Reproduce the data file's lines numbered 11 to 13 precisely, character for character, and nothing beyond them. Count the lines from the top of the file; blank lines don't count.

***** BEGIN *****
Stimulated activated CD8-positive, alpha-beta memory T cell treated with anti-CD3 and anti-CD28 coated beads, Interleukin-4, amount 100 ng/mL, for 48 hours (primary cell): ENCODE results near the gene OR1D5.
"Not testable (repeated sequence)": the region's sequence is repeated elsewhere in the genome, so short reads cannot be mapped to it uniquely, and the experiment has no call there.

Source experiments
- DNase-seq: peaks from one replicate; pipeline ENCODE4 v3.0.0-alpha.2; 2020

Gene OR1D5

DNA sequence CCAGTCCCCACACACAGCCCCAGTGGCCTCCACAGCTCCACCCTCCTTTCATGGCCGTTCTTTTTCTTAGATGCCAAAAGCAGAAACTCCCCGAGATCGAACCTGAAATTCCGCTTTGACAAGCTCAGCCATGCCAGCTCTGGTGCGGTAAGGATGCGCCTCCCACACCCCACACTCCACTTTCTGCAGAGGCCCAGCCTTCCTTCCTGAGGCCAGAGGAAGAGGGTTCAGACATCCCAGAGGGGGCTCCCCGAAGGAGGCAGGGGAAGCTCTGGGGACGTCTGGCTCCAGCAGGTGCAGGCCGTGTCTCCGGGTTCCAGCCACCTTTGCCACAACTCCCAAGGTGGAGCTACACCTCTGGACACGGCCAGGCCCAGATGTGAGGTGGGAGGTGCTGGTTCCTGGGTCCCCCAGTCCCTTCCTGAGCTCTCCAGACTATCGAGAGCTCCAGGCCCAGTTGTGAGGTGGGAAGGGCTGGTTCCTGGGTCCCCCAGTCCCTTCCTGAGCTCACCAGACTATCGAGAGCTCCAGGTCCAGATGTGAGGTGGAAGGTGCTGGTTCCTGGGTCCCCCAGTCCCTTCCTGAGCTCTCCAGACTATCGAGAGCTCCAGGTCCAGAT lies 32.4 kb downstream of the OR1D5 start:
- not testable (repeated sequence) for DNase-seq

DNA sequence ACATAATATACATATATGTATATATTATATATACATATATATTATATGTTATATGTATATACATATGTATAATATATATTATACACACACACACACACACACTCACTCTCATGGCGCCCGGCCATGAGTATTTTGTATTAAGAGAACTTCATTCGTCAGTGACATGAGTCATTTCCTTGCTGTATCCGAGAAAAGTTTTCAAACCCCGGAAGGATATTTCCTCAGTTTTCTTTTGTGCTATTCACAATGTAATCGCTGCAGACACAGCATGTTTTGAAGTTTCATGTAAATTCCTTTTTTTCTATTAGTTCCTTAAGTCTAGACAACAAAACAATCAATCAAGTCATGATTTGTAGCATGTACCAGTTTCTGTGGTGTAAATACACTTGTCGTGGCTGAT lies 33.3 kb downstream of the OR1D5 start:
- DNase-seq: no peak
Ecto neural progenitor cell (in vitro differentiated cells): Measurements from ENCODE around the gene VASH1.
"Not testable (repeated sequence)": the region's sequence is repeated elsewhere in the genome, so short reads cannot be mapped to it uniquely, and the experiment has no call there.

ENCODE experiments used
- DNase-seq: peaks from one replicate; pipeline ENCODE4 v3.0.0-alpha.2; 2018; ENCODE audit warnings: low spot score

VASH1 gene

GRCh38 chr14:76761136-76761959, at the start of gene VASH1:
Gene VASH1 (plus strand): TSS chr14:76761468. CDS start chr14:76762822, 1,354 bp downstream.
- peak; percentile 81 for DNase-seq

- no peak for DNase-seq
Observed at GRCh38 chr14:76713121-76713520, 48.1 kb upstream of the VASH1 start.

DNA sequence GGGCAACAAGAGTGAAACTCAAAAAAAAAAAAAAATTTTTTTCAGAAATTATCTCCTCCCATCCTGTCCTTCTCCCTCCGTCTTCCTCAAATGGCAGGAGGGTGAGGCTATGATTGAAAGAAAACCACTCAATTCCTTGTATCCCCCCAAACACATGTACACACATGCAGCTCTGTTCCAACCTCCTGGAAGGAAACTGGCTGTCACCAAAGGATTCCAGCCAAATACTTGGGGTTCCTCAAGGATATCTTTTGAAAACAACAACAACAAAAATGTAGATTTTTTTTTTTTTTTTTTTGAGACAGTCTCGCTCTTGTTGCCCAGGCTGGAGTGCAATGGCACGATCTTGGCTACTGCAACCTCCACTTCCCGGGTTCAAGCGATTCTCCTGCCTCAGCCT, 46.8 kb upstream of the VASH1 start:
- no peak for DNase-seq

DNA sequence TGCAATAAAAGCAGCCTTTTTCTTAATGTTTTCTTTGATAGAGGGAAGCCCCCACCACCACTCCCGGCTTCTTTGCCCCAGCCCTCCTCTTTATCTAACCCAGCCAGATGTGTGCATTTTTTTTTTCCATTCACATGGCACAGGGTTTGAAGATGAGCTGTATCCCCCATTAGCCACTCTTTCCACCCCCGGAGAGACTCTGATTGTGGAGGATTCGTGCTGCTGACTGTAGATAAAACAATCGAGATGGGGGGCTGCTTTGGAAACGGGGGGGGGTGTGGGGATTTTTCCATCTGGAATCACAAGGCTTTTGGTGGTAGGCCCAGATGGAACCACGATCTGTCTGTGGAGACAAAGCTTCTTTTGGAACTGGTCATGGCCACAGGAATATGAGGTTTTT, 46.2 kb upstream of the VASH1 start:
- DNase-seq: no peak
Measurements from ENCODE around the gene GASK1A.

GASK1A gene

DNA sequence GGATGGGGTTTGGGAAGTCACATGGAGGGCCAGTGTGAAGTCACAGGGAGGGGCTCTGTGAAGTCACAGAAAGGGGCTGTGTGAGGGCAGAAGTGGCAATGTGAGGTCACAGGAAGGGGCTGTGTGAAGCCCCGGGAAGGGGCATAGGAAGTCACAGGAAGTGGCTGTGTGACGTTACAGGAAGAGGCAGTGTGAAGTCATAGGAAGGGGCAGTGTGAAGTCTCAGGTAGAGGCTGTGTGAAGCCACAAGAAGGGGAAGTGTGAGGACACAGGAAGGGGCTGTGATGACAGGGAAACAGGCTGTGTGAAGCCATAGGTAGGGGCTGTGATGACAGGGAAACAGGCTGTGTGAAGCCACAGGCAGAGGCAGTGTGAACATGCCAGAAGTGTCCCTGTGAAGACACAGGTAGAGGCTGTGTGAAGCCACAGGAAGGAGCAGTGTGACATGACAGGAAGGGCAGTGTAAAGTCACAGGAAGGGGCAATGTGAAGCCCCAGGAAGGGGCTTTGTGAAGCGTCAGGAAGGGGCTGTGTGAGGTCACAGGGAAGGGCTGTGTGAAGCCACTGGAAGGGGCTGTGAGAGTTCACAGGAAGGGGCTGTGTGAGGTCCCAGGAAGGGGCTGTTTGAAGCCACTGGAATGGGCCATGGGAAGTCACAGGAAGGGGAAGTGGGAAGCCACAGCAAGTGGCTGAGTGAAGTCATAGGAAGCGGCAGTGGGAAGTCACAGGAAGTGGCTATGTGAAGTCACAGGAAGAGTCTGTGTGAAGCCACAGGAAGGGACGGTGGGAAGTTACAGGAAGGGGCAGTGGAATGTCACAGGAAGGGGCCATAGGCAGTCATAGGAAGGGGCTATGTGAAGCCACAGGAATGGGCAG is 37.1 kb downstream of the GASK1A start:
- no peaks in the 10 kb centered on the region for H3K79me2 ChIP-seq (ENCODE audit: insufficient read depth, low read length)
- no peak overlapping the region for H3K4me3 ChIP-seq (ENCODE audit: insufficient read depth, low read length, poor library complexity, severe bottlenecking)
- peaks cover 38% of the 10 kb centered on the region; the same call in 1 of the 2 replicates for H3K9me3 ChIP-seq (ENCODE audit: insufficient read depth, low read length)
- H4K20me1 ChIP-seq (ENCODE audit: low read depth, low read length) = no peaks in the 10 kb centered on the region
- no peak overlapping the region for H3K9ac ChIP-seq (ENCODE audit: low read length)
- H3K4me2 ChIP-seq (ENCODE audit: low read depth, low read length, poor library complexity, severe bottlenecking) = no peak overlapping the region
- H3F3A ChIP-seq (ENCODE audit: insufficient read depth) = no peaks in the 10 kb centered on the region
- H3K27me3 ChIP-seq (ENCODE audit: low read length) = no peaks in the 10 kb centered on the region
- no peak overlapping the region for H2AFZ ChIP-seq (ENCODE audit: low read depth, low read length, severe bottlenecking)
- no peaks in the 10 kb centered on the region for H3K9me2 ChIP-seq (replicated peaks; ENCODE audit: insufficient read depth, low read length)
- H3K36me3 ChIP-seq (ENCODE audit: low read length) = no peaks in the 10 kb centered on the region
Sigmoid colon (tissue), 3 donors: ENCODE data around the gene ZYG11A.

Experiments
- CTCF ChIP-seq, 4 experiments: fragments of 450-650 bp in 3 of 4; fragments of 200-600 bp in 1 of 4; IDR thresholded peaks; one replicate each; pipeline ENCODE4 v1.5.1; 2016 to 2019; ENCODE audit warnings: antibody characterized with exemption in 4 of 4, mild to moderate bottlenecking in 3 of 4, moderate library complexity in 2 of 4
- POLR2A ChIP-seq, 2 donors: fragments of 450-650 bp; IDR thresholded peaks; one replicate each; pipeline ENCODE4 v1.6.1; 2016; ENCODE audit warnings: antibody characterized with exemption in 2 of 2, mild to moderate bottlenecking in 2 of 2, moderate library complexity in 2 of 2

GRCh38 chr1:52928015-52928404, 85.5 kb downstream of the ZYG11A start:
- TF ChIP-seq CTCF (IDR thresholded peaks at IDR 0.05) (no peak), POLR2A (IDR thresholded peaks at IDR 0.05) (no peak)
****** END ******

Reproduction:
"Not testable (repeated sequence)": the region's sequence is repeated elsewhere in the genome, so short reads cannot be mapped to it uniquely, and the experiment has no call there.

ENCODE experiments used
- DNase-seq: peaks from one replicate; pipeline ENCODE4 v3.0.0-alpha.2; 2018; ENCODE audit warnings: low spot score